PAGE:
Businessman Alan Sugar has said he believes Ireland will have a "good advantage" over the UK after Brexit.

Speaking to RTÉ News after addressing the Pendulum Summit in Dublin, the former Labour peer said there would be some positives for Ireland after the UK leaves the EU, adding that Brexit "wasn't all doom and gloom" for Ireland.

Mr Sugar said he had recently told someone that if he were to find himself at a disadvantage in Britain because of Brexit, he might move his business to Ireland to avail of "free circulation of goods and employment to the rest of Europe".

The Apprentice star also advised the Irish Government to suit itself in relation to corporate tax rates.

Asked about calls from European capitals such as Paris for tax rates to be harmonised across the European Union, Mr Sugar said France was "in a world of its own" and a "prime example of a country that's in the EU but takes no notice of the rules and does what it wants to do".

The 72-year-old said he would "suggest to the Irish that they do as France does, and do what you want".

Mr Sugar said that if Ireland was forced to raise its corporation tax from the current rate of 12.5%, he felt it would still remain an attractive place to do business, as long as levels did not rise above British rates.

He said he always believed the low corporate tax rate was one of the main reasons foreign companies came to Ireland.

The businessman told the summit that while he did not know what would happen after the UK left the EU, he said he was "absolutely sure that the full ramifications of Brexit wouldn't be clear for at least ten years".

He said lots of "simple things would need to be sorted out", giving the example of milk and eggs, products that are currently subsided by the European Union. He said that without subsidies farmers would be forced to either raise their prices or go out of business.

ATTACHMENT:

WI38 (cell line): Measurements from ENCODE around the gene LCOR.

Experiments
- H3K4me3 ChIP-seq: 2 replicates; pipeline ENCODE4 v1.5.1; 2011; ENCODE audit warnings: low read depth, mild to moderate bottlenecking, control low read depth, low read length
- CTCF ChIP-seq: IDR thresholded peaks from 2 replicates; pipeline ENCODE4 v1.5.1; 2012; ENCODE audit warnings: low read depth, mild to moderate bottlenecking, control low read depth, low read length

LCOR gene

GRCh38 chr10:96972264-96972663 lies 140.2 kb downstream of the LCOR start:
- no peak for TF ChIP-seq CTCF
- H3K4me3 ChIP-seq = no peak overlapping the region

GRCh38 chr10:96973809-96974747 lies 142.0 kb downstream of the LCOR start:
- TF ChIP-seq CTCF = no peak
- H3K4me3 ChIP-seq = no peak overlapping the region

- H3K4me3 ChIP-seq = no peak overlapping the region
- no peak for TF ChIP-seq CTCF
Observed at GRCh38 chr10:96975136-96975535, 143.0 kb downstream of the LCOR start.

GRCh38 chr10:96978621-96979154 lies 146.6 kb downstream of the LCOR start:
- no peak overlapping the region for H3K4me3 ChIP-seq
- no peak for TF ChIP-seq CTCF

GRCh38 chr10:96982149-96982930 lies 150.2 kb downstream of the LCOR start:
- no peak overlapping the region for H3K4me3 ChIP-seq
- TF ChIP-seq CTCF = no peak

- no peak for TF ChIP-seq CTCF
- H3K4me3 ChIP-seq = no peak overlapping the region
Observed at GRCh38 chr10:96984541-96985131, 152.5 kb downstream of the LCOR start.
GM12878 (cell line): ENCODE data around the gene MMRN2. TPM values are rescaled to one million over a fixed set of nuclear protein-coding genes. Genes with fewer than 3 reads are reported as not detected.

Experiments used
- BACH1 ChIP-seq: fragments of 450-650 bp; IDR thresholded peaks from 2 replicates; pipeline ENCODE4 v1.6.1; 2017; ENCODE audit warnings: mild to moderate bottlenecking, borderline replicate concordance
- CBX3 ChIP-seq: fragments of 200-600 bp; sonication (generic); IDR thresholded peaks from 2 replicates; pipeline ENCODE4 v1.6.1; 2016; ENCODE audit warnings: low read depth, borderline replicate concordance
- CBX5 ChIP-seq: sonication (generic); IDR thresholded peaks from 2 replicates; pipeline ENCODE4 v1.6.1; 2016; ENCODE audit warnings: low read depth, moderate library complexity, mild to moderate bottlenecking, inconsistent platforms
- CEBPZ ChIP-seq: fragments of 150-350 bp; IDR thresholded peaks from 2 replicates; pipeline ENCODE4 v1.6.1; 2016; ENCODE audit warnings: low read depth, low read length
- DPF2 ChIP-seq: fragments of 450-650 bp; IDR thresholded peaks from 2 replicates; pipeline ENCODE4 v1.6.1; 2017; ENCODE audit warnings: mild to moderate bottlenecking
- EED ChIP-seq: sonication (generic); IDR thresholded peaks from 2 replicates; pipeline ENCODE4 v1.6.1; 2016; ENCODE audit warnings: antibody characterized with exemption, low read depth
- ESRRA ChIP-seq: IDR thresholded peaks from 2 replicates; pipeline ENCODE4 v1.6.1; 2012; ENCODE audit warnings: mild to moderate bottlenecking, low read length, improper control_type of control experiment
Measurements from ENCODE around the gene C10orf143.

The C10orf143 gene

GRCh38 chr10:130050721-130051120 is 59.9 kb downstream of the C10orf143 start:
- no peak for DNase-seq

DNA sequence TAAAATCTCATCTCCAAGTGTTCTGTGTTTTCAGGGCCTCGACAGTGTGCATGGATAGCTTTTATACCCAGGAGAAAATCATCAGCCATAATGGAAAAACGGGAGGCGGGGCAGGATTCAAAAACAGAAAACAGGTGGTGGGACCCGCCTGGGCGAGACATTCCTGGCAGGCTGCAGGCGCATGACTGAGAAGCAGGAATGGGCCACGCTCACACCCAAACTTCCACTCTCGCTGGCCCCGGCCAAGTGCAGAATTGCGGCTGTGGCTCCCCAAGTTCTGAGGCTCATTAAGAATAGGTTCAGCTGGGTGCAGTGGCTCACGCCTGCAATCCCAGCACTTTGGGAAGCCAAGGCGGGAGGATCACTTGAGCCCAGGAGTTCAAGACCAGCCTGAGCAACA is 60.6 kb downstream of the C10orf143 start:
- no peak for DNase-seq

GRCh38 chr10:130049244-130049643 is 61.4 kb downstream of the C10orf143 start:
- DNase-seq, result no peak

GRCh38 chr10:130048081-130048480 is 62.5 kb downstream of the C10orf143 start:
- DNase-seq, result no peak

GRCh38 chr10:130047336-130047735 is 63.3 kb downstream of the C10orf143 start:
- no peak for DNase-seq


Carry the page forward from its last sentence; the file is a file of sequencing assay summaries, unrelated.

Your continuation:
Mr Sugar said he had always been opposed to Brexit, describing it as a "big mistake", but he said he also believed that the public vote must be respected.

He said he now hoped that "common sense would prevail" and that the free movement of goods and people might continue in the aftermath of Brexit.

Mr Sugar said he believed British Prime Minister Boris Johnson, was "responsible for Brexit", but conceded that he had supported the Conservative leader in the general election.

He described Mr Johnson as a "very shrewd and clever man", but also accused him of having lied to the British people during the Brexit referendum campaign.

Mr Sugar told his audience that it was not just allegations of anti-semitism in the Labour Party that led him to oppose Jeremy Corbyn, describing the leader of the British opposition as a "Marxist, a communist, and a nasty piece of work".

The businessman had been appointed a peer by former Labour leader, Gordon Brown, in 2009.

Mr Sugar said his biggest regret in business was that he had not invested in technology and engineering, and that he had always focused on making a profit, over longer-term gain.

He said the best boss he had ever had was his wife of more than 50 years, Ann Simons.